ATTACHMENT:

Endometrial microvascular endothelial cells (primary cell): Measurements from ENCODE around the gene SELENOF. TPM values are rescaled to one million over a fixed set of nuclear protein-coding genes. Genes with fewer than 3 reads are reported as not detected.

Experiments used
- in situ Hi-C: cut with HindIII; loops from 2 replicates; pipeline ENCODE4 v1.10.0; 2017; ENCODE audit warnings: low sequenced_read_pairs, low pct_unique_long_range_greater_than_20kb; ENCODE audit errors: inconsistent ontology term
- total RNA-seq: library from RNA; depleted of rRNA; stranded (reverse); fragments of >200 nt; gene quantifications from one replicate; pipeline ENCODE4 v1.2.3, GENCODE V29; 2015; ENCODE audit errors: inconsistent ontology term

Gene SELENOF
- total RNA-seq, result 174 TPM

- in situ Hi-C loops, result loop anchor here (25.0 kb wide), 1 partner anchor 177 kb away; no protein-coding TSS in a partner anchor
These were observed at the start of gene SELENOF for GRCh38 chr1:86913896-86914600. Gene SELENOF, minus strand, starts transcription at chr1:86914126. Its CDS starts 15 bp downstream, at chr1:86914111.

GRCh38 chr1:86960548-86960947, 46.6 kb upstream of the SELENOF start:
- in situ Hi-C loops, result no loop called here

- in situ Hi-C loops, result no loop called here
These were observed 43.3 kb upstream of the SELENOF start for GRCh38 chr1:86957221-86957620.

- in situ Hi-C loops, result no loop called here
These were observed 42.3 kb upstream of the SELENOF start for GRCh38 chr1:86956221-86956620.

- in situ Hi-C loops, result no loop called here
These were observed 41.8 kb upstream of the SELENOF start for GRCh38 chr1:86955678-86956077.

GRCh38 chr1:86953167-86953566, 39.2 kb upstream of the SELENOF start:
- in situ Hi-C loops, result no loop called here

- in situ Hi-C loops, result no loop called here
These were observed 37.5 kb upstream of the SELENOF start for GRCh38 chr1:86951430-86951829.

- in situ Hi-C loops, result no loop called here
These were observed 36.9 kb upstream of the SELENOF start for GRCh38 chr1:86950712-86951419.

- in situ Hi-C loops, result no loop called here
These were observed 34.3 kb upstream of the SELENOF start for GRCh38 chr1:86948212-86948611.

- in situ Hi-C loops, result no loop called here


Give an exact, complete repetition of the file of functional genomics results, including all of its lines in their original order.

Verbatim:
Endometrial microvascular endothelial cells (primary cell): Measurements from ENCODE around the gene SELENOF. TPM values are rescaled to one million over a fixed set of nuclear protein-coding genes. Genes with fewer than 3 reads are reported as not detected.

Experiments used
- in situ Hi-C: cut with HindIII; loops from 2 replicates; pipeline ENCODE4 v1.10.0; 2017; ENCODE audit warnings: low sequenced_read_pairs, low pct_unique_long_range_greater_than_20kb; ENCODE audit errors: inconsistent ontology term
- total RNA-seq: library from RNA; depleted of rRNA; stranded (reverse); fragments of >200 nt; gene quantifications from one replicate; pipeline ENCODE4 v1.2.3, GENCODE V29; 2015; ENCODE audit errors: inconsistent ontology term

Gene SELENOF
- total RNA-seq, result 174 TPM

- in situ Hi-C loops, result loop anchor here (25.0 kb wide), 1 partner anchor 177 kb away; no protein-coding TSS in a partner anchor
These were observed at the start of gene SELENOF for GRCh38 chr1:86913896-86914600. Gene SELENOF, minus strand, starts transcription at chr1:86914126. Its CDS starts 15 bp downstream, at chr1:86914111.

GRCh38 chr1:86960548-86960947, 46.6 kb upstream of the SELENOF start:
- in situ Hi-C loops, result no loop called here

- in situ Hi-C loops, result no loop called here
These were observed 43.3 kb upstream of the SELENOF start for GRCh38 chr1:86957221-86957620.

- in situ Hi-C loops, result no loop called here
These were observed 42.3 kb upstream of the SELENOF start for GRCh38 chr1:86956221-86956620.

- in situ Hi-C loops, result no loop called here
These were observed 41.8 kb upstream of the SELENOF start for GRCh38 chr1:86955678-86956077.

GRCh38 chr1:86953167-86953566, 39.2 kb upstream of the SELENOF start:
- in situ Hi-C loops, result no loop called here

- in situ Hi-C loops, result no loop called here
These were observed 37.5 kb upstream of the SELENOF start for GRCh38 chr1:86951430-86951829.

- in situ Hi-C loops, result no loop called here
These were observed 36.9 kb upstream of the SELENOF start for GRCh38 chr1:86950712-86951419.

- in situ Hi-C loops, result no loop called here
These were observed 34.3 kb upstream of the SELENOF start for GRCh38 chr1:86948212-86948611.

- in situ Hi-C loops, result no loop called here